Perspectives 4

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COMPOSERS: Beethoven,Brahms,Janacek
WORKS: Janácek: Piano Sonata 1.X.1905; Beethoven: Piano Sonatas Nos 21 in C, Op. 53 & 24 in F sharp, Op. 78; Brahms: Piano Sonata No. 2 in F sharp, Op. 2
PERFORMER: Andreas Haefliger (piano)


Andreas Haefliger’s project of recording the Beethoven Sonatas within the context of other piano literature seems to be reaping fascinating results. In this latest collection, the juxtapositions are particularly effective, where two ostensibly heroic Sonatas (the Waldstein and the Brahms F sharp minor) rub shoulders with the more plaintive two-movement structures of the Janácek and the Beethoven Op. 78.

Of course, this division of character can be regarded as being somewhat simplistic, for in the JanáΩek Haefliger not only conveys the personal grief that underlines the music, but also its boldness and modernism – features which in many respects can be linked to the innovations that colour Beethoven’s middle period. Likewise, although his approach to the first and third movements of the Waldstein is suitably strong and propulsive, Haefliger imbues the slow movement with an unexpected sense of melancholy, suggesting a parallel sense of loss to that which inspired Janácek. This performance of the Waldstein is undoubtedly compelling, my only quibble being Haefliger’s apparent reluctance to adopt Beethoven’s radical pedal marks in the opening melody to the Finale.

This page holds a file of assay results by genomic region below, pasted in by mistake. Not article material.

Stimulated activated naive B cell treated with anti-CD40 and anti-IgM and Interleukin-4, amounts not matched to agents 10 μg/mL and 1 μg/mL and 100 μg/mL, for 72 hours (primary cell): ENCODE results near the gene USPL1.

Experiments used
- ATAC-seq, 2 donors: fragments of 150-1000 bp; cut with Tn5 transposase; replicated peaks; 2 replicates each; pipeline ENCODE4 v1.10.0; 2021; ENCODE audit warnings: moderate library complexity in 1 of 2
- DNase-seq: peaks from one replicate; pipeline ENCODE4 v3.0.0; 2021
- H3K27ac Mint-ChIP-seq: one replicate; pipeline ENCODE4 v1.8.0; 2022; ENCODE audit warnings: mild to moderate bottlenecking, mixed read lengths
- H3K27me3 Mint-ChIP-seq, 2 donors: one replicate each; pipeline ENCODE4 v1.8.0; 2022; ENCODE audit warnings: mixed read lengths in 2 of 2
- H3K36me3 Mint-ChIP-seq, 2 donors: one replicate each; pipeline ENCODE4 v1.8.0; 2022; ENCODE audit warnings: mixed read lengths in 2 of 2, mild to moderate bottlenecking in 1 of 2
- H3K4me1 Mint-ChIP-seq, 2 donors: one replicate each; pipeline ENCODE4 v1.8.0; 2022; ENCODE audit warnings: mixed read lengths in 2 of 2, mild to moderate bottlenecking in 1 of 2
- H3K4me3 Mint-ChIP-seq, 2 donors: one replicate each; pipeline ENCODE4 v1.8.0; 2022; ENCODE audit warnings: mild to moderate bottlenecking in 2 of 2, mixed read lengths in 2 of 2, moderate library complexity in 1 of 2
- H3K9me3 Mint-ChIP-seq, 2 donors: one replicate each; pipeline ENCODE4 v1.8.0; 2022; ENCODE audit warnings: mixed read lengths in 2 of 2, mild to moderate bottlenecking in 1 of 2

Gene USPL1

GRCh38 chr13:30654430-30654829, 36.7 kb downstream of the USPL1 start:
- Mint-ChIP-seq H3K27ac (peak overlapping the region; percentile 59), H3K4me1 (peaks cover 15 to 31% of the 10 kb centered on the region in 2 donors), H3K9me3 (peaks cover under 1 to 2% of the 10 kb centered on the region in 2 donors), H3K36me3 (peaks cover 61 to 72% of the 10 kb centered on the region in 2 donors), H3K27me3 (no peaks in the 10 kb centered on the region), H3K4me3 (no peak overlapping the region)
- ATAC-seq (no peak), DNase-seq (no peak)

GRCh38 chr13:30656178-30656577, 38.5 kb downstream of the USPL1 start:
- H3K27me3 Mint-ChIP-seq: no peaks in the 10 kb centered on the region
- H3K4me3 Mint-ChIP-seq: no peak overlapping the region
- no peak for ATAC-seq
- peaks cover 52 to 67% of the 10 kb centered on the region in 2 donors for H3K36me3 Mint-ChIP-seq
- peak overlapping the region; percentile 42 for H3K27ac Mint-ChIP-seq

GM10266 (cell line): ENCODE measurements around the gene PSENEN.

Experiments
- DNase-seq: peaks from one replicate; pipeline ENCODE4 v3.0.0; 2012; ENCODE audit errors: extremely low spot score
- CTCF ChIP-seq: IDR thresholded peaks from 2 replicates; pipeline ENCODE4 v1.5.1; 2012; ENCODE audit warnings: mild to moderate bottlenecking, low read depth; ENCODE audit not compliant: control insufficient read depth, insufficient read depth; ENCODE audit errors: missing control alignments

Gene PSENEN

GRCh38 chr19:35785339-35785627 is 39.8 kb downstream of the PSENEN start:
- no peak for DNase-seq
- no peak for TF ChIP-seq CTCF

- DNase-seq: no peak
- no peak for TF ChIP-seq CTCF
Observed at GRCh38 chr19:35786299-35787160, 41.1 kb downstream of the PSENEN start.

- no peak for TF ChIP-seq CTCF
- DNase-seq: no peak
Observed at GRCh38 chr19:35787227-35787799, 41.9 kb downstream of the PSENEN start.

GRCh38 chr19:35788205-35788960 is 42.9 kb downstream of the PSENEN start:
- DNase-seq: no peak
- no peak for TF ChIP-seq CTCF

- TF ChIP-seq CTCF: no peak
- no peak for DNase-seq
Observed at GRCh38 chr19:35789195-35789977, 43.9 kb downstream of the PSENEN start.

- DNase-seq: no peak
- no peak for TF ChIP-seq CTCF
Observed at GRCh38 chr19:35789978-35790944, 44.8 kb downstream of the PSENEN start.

The rest of the recital is no less illuminating. In Op. 78 the crystal-clear recording serves to emphasise the beautifully veiled and delicate timbre which Haefliger achieves in the rushing semiquaver passages that feature from time to time in both movements. But perhaps the most striking playing of all comes in the Brahms where Haefliger delivers an interpretation of formidable granitic strength that nonetheless manages to encapsulate the work’s more introspective and poetic aspects. Erik Levi